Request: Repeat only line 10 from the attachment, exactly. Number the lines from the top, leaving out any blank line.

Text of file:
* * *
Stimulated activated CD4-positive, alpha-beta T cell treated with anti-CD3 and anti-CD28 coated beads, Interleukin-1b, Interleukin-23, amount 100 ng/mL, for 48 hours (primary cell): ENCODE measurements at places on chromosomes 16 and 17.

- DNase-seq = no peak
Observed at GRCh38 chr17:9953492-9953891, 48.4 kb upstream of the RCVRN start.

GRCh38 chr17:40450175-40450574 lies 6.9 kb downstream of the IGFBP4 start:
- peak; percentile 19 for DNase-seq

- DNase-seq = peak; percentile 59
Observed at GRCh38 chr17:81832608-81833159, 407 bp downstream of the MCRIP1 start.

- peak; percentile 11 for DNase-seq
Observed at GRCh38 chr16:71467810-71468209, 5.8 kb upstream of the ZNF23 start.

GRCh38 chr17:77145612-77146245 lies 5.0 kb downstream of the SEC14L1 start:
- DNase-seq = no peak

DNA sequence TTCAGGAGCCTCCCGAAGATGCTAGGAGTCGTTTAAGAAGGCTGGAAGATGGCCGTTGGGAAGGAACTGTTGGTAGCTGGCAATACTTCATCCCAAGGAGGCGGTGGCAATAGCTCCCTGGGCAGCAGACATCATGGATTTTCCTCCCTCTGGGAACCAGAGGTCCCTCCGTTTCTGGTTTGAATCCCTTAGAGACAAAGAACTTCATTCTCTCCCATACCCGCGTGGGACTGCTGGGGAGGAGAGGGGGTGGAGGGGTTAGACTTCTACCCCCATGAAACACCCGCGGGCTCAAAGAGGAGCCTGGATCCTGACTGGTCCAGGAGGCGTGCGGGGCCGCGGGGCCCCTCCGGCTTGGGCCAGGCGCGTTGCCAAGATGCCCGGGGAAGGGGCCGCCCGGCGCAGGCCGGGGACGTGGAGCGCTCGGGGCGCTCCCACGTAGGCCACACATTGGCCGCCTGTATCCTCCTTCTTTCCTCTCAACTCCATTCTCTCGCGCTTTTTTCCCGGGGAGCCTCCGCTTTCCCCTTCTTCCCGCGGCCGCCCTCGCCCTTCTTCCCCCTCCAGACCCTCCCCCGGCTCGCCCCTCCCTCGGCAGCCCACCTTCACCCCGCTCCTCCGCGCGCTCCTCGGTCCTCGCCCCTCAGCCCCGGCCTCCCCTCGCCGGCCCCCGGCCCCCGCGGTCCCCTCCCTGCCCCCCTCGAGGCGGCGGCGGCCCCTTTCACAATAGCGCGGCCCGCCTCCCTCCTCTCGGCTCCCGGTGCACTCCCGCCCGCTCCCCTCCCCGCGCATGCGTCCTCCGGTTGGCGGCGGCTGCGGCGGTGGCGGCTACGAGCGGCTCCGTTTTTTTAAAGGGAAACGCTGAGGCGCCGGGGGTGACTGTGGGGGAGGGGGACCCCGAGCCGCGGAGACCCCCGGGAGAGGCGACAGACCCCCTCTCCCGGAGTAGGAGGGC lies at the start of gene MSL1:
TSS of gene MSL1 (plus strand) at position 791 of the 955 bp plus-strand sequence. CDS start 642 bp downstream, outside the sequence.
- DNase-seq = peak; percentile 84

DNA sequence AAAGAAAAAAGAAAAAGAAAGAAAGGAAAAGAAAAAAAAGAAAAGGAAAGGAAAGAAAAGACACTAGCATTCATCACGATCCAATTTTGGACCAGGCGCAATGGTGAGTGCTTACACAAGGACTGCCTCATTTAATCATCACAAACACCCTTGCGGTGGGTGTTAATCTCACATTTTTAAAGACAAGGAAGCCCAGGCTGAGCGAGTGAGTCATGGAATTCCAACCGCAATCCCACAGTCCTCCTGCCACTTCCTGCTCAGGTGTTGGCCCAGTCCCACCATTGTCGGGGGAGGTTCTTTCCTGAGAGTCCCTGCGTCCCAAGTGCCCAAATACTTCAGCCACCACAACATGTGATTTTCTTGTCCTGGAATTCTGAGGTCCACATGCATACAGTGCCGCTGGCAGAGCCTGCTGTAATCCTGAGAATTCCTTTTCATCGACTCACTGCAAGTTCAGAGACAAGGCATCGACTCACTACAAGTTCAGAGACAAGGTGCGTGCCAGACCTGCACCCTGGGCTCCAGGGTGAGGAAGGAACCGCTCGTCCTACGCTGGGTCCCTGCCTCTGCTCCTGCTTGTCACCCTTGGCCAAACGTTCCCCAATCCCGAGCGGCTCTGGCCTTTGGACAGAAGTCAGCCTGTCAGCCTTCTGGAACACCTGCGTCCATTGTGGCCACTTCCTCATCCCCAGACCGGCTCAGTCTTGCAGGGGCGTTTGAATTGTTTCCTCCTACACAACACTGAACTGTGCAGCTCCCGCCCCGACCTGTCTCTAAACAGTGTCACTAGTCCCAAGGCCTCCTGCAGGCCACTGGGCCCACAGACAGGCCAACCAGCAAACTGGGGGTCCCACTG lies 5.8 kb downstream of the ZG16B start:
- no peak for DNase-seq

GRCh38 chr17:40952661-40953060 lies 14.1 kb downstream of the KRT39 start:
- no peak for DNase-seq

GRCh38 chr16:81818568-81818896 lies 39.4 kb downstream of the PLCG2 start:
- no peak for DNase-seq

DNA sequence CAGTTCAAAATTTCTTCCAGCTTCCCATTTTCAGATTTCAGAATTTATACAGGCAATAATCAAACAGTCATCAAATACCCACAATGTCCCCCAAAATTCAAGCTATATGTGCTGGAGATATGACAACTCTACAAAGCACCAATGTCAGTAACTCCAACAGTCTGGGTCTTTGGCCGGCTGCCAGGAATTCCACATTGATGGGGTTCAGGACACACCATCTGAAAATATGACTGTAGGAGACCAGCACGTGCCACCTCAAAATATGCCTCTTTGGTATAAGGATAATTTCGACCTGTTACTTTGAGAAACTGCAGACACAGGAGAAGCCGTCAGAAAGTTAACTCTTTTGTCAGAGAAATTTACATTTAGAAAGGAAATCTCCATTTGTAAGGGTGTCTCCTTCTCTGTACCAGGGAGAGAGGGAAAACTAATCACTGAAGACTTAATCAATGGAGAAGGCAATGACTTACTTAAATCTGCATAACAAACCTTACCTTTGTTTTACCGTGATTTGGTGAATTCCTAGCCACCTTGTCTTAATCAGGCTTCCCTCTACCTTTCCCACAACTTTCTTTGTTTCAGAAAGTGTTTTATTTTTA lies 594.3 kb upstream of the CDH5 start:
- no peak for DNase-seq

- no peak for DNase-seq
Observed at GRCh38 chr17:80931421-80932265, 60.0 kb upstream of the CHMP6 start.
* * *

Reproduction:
GRCh38 chr17:77145612-77146245 lies 5.0 kb downstream of the SEC14L1 start: